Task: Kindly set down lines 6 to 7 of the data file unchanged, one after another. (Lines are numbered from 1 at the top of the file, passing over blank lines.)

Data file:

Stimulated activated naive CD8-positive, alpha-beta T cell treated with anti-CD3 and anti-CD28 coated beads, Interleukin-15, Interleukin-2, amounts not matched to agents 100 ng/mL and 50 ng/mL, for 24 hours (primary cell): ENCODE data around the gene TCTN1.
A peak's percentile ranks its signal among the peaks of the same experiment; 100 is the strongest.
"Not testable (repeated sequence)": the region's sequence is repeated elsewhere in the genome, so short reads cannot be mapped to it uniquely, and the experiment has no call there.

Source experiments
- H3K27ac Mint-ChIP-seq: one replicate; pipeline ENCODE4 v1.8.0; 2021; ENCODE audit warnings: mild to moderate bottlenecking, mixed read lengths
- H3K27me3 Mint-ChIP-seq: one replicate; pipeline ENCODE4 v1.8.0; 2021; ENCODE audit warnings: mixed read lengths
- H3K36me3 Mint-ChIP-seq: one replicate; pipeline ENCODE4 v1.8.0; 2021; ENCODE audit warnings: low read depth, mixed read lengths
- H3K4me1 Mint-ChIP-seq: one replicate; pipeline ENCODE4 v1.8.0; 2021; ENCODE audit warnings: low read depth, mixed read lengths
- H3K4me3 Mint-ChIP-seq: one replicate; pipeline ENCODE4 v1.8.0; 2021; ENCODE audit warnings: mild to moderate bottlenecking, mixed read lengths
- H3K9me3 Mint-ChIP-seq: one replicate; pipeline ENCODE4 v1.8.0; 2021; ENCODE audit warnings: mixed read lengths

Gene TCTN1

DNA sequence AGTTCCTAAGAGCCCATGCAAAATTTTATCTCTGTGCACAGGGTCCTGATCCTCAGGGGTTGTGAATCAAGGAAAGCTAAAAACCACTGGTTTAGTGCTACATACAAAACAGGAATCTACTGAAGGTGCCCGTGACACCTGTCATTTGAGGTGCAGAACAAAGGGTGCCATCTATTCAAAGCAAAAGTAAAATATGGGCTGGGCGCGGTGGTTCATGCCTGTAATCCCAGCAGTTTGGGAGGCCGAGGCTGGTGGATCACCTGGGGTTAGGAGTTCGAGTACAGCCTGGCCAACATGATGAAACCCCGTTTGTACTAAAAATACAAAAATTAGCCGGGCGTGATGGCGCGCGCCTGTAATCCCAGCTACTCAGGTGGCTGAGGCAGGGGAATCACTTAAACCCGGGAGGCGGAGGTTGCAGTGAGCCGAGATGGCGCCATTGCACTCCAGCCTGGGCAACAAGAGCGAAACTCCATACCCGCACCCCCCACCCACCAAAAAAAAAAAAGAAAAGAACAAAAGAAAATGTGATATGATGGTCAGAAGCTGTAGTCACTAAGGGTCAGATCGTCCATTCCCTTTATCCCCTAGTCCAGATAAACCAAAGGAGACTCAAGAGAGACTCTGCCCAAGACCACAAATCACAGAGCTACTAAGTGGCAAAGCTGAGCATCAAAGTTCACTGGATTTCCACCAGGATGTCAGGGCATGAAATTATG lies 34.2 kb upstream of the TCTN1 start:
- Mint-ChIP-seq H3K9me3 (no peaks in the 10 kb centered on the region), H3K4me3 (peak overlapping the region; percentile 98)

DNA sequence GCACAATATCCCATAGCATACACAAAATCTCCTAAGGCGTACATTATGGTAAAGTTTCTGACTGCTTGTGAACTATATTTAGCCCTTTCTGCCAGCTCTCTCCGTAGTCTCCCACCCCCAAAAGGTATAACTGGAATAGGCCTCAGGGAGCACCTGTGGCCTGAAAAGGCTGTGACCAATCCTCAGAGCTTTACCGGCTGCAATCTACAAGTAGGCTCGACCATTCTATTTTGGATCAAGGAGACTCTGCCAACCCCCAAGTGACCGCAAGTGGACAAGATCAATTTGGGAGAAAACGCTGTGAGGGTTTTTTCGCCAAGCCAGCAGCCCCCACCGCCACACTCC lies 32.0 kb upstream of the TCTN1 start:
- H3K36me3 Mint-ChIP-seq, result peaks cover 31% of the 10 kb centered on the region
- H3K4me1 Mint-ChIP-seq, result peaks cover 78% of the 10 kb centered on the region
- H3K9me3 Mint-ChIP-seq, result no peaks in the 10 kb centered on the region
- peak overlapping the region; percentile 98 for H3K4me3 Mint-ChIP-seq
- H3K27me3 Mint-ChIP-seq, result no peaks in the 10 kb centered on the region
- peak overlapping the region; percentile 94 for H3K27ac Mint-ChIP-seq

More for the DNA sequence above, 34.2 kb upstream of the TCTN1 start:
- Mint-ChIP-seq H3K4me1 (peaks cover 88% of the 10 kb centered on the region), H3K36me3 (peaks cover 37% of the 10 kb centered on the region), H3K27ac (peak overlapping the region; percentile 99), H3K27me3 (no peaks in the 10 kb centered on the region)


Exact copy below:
- H3K27me3 Mint-ChIP-seq: one replicate; pipeline ENCODE4 v1.8.0; 2021; ENCODE audit warnings: mixed read lengths
- H3K36me3 Mint-ChIP-seq: one replicate; pipeline ENCODE4 v1.8.0; 2021; ENCODE audit warnings: low read depth, mixed read lengths